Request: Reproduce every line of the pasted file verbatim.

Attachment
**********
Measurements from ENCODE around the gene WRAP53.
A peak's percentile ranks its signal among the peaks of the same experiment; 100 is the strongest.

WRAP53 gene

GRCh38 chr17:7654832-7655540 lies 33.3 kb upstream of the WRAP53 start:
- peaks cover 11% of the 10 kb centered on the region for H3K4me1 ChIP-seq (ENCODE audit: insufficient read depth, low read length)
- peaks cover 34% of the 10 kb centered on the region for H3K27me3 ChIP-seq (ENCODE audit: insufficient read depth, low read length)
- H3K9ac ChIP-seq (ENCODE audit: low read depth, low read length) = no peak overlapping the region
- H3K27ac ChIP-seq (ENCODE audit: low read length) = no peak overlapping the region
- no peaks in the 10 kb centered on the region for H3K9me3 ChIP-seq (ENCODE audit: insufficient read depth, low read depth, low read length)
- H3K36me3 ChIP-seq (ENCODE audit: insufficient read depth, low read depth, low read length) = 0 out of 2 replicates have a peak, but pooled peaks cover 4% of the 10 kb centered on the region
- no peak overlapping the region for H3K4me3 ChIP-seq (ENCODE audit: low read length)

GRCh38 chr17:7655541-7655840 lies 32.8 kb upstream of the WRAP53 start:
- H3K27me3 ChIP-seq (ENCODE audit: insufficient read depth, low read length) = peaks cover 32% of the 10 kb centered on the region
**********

Measurements from ENCODE around the gene WRAP53.
A peak's percentile ranks its signal among the peaks of the same experiment; 100 is the strongest.

WRAP53 gene

GRCh38 chr17:7654832-7655540 lies 33.3 kb upstream of the WRAP53 start:
- peaks cover 11% of the 10 kb centered on the region for H3K4me1 ChIP-seq (ENCODE audit: insufficient read depth, low read length)
- peaks cover 34% of the 10 kb centered on the region for H3K27me3 ChIP-seq (ENCODE audit: insufficient read depth, low read length)
- H3K9ac ChIP-seq (ENCODE audit: low read depth, low read length) = no peak overlapping the region
- H3K27ac ChIP-seq (ENCODE audit: low read length) = no peak overlapping the region
- no peaks in the 10 kb centered on the region for H3K9me3 ChIP-seq (ENCODE audit: insufficient read depth, low read depth, low read length)
- H3K36me3 ChIP-seq (ENCODE audit: insufficient read depth, low read depth, low read length) = 0 out of 2 replicates have a peak, but pooled peaks cover 4% of the 10 kb centered on the region
- no peak overlapping the region for H3K4me3 ChIP-seq (ENCODE audit: low read length)

GRCh38 chr17:7655541-7655840 lies 32.8 kb upstream of the WRAP53 start:
- H3K27me3 ChIP-seq (ENCODE audit: insufficient read depth, low read length) = peaks cover 32% of the 10 kb centered on the region